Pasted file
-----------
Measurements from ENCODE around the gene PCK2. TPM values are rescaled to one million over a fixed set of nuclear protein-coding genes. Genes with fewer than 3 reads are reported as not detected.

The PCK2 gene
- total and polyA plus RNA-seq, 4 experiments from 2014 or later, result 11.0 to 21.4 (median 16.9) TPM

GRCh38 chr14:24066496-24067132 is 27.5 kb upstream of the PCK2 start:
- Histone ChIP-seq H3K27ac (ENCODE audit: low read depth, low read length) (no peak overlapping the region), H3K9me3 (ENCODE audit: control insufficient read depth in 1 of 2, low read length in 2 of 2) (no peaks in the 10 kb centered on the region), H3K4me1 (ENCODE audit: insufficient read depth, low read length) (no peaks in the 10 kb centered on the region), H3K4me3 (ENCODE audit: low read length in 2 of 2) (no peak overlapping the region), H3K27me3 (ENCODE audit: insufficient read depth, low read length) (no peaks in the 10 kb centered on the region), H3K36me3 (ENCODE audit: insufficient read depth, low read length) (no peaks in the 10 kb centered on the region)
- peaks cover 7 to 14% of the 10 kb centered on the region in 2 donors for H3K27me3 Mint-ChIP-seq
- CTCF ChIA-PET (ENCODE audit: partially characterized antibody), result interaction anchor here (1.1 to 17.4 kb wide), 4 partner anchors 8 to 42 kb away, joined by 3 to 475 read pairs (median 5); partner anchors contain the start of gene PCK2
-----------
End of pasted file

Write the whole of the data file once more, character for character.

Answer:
Measurements from ENCODE around the gene PCK2. TPM values are rescaled to one million over a fixed set of nuclear protein-coding genes. Genes with fewer than 3 reads are reported as not detected.

The PCK2 gene
- total and polyA plus RNA-seq, 4 experiments from 2014 or later, result 11.0 to 21.4 (median 16.9) TPM

GRCh38 chr14:24066496-24067132 is 27.5 kb upstream of the PCK2 start:
- Histone ChIP-seq H3K27ac (ENCODE audit: low read depth, low read length) (no peak overlapping the region), H3K9me3 (ENCODE audit: control insufficient read depth in 1 of 2, low read length in 2 of 2) (no peaks in the 10 kb centered on the region), H3K4me1 (ENCODE audit: insufficient read depth, low read length) (no peaks in the 10 kb centered on the region), H3K4me3 (ENCODE audit: low read length in 2 of 2) (no peak overlapping the region), H3K27me3 (ENCODE audit: insufficient read depth, low read length) (no peaks in the 10 kb centered on the region), H3K36me3 (ENCODE audit: insufficient read depth, low read length) (no peaks in the 10 kb centered on the region)
- peaks cover 7 to 14% of the 10 kb centered on the region in 2 donors for H3K27me3 Mint-ChIP-seq
- CTCF ChIA-PET (ENCODE audit: partially characterized antibody), result interaction anchor here (1.1 to 17.4 kb wide), 4 partner anchors 8 to 42 kb away, joined by 3 to 475 read pairs (median 5); partner anchors contain the start of gene PCK2